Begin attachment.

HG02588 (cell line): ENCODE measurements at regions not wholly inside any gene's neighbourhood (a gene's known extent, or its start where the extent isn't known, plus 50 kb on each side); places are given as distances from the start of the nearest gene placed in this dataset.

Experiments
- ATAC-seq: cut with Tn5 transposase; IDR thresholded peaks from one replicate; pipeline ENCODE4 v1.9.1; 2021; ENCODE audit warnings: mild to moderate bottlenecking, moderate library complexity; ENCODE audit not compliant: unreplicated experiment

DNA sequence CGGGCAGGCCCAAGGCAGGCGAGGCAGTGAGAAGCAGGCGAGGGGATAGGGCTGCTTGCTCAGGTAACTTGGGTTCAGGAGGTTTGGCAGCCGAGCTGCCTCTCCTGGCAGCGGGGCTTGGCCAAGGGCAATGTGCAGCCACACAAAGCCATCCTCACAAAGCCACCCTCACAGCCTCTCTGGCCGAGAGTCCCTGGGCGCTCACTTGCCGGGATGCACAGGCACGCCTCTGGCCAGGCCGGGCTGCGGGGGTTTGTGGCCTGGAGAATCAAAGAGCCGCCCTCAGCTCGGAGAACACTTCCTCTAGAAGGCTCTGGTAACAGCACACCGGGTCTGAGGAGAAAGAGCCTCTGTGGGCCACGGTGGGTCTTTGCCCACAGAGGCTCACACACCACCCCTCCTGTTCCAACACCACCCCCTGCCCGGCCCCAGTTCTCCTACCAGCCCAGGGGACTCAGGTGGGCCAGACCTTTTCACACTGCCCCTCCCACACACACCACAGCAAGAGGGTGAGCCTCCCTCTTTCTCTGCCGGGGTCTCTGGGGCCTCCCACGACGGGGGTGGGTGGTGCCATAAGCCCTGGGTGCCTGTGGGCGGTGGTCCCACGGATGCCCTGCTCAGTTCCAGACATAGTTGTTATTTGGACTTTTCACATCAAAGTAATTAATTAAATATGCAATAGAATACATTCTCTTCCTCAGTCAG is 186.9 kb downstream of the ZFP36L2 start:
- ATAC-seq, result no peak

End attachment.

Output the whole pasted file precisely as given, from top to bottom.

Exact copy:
HG02588 (cell line): ENCODE measurements at regions not wholly inside any gene's neighbourhood (a gene's known extent, or its start where the extent isn't known, plus 50 kb on each side); places are given as distances from the start of the nearest gene placed in this dataset.

Experiments
- ATAC-seq: cut with Tn5 transposase; IDR thresholded peaks from one replicate; pipeline ENCODE4 v1.9.1; 2021; ENCODE audit warnings: mild to moderate bottlenecking, moderate library complexity; ENCODE audit not compliant: unreplicated experiment

DNA sequence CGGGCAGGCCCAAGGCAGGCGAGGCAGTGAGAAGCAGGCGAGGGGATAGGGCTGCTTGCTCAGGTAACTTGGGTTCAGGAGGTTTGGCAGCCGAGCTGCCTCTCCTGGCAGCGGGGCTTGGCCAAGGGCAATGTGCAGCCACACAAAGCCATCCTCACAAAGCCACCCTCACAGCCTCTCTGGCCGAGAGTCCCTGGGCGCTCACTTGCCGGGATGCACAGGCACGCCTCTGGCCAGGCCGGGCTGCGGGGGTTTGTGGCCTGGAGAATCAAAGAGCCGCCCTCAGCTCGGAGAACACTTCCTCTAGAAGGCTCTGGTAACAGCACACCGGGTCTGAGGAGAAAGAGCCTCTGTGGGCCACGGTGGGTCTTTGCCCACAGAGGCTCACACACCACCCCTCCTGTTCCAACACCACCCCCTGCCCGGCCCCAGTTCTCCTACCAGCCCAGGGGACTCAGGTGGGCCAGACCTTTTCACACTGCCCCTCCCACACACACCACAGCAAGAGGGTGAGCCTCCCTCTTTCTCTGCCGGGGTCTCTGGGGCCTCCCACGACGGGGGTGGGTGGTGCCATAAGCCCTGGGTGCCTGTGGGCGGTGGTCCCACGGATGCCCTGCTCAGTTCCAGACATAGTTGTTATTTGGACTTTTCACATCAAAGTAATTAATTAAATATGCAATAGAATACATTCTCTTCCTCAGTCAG is 186.9 kb downstream of the ZFP36L2 start:
- ATAC-seq, result no peak